The world has been put into a panic over the spread of coronavirus (COVID-19) through the past four months because of a lack of information on the virus.
Breaking out in December 2019 in Wuhan, China, there are now over 218,000 cases around the world.
Every City University of New York (CUNY) and State University of New York (SUNY) school has been shut down and will resume their classes online for the rest of the semester. Mercy College has officially moved classes online for the rest of the spring 2020 semester as of March 18.
“Due to the recent escalation of the local response to coronavirus, a decision has been made to continue online instruction through the end of the spring 2020 terms.”
Mercy is figuring out the next steps for the summer and fall 2020 semester, as classes will continue online throughout that time. Another email sent by Mercy President, Tim Hall, reads “We’re making plans for the summer and fall semesters already, preparing to continue online or return to face-to-face classes if possible.”
Because of New York having the most cases in America, and having over 100 cases in Westchester and New Rochelle, all schools and “major gathering places” such as temples and Boys & Girls Clubs, that are within a one-mile radius have been shut down for two weeks.
All New York City public schools have been closed and will attempt to reopen April 20. Citizens of New York have been buying food in case the city gets put on lockdown, which has not been confirmed.
Dr. Rossi A. Hassad, an epidemiologist and professor at Mercy College, wrote an article on the virus claiming that primary, secondary, and tertiary prevention strategies all play a role. “Effective design and implementation of infectious disease counter-measures require a clear and precise understanding of the transmissibility, virulence, and natural history of the disease, which is lacking for COVID-19.”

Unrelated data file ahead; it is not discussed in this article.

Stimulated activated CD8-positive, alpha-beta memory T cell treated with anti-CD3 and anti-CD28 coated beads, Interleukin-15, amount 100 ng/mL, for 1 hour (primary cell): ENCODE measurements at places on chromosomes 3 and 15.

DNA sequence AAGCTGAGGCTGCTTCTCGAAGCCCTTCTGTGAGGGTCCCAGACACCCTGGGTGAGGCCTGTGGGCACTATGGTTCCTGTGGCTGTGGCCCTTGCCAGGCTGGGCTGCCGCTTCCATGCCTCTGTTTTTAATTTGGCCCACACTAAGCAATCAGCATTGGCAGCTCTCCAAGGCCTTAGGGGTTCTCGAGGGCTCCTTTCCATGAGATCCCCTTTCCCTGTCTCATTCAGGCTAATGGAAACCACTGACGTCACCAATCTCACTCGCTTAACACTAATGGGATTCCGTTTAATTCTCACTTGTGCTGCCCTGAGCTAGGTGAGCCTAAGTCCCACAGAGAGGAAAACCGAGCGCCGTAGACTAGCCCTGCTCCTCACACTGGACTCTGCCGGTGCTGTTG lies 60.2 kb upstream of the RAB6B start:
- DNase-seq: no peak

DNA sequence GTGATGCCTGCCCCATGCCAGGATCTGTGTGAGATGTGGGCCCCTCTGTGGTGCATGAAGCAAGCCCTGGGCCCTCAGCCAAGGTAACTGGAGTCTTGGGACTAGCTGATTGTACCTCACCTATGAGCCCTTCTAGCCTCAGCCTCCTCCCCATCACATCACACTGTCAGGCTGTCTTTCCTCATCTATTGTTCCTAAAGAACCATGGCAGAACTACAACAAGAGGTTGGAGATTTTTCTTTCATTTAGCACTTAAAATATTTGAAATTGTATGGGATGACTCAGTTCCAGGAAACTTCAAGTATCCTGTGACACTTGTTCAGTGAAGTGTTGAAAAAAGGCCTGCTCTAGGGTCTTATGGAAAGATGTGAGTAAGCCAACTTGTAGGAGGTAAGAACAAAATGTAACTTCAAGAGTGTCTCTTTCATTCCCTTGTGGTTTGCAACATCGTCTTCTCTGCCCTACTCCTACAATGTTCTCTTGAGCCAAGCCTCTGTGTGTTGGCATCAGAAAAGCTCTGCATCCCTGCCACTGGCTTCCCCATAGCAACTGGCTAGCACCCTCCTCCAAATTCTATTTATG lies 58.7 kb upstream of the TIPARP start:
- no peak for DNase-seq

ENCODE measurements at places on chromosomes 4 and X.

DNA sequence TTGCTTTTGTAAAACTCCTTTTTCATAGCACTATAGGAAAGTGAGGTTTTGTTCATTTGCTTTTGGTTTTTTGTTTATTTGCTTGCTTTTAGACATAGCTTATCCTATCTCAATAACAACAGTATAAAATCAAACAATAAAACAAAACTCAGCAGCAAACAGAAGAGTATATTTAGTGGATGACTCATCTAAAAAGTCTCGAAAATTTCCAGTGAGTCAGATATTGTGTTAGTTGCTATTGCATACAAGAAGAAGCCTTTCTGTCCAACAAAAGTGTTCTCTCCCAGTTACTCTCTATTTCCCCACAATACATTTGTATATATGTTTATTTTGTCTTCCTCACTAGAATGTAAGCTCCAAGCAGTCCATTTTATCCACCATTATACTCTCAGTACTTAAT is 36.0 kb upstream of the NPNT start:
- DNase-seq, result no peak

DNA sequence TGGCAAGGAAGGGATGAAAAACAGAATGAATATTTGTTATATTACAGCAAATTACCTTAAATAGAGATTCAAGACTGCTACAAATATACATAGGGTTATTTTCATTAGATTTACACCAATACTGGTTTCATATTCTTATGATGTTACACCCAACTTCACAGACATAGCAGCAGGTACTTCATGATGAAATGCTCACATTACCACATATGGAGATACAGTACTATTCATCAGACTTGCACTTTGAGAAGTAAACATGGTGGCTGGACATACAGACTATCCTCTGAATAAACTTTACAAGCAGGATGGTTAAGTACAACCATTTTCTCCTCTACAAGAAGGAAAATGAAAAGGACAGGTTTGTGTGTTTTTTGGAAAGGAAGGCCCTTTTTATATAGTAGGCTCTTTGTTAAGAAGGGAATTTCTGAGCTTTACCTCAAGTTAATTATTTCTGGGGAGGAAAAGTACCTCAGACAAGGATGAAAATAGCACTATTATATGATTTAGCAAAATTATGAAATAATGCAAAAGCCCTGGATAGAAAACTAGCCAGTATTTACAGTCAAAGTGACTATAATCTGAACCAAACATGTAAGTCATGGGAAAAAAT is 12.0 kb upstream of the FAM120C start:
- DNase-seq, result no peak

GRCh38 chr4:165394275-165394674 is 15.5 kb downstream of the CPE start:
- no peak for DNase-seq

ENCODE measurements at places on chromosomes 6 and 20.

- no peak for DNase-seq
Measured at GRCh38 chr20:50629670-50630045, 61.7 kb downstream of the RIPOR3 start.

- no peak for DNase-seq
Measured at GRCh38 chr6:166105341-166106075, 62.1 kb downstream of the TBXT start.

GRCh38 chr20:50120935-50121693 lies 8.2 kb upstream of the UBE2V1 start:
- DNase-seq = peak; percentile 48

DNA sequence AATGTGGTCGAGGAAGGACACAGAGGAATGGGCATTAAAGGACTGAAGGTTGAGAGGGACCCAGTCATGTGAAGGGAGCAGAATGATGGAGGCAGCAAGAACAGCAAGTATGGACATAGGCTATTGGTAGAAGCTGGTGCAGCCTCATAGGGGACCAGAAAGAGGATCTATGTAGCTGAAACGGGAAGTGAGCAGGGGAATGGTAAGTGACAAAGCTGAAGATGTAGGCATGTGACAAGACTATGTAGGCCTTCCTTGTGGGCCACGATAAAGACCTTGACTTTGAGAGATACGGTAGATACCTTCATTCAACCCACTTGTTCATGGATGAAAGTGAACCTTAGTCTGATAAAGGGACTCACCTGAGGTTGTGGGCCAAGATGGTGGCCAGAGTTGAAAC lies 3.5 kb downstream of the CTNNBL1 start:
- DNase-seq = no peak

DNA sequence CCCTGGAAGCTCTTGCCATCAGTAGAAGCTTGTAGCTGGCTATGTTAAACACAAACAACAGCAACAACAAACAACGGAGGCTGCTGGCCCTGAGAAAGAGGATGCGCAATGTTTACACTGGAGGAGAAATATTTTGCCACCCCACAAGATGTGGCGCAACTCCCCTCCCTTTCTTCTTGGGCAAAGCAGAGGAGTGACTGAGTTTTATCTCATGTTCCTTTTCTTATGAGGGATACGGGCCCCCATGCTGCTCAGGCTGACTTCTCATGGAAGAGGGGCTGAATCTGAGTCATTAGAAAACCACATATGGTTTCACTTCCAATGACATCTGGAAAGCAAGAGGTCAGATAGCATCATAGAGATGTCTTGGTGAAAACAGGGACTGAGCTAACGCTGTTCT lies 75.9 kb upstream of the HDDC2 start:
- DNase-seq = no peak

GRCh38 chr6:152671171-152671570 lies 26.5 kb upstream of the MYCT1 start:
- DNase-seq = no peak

Hassad believes that while many are concerned about the expanding community spread of the COVID-19, the risk of infection to the public can remain low if people observe the recommended precautionary measures.
“We are entering a critical phase of this epidemic, particularly in New York, and in order to stem the spread, early, aggressive and widespread containment strategies must be implemented, and I have no doubt that the State and City authorities will recommend, if not mandating, strict community-level interventions, particularly social distancing, very soon.”
According to Hassad, elder adults with pre-existing health conditions are the ones who are particularly at risk for the infections.
“This is a novel coronavirus, and much remains unknown about its transmission parameters and dynamics, so there is some uncertainty as to the trajectory of this epidemic,” Hassad stated.
Hassad believes in scientific theories and has written many articles on the virus, the theory being that the coronavirus is a member of a family of viruses found in many species of animals, including camels, cattle, cats, and bats. “Rarely, animal coronaviruses can evolve or mutate and infect people, creating person-to-person transmission chains. Scientists believe that this is the case for COVID-19 caused by the 2019 novel coronavirus, also known as SARS-CoV-2,” Hassad stated.
“Bats are considered being the source of the virus. This is the prevailing scientific theory, ” Hassad added.
Scientists are still figuring out a cure and a vaccine for the virus. In the meantime, the Centers for Disease Control and Prevention (CDC) stated that treatments are based on the treatment given when diagnosed with seasonal flu and other severe respiratory illnesses.
These treatments treat the symptoms, which often with COVID-19 involve fever, cough, and shortness of breath. In mild cases, this might mean rest and fever-reducing medications such as acetaminophen (Tylenol) for comfort.
President Donald Trump has said he is working with the FDA to eliminate barriers in trying to find treatments. The FDA has responded that they are trying new drugs, plus ones approved for other illnesses, including hydroxychloroquine.
In a statement by FDA Commissioner Stephen Hahn, he said, “We’ll get the right drug to the right patient at the right dosage at the right time,” adding that the research may take months.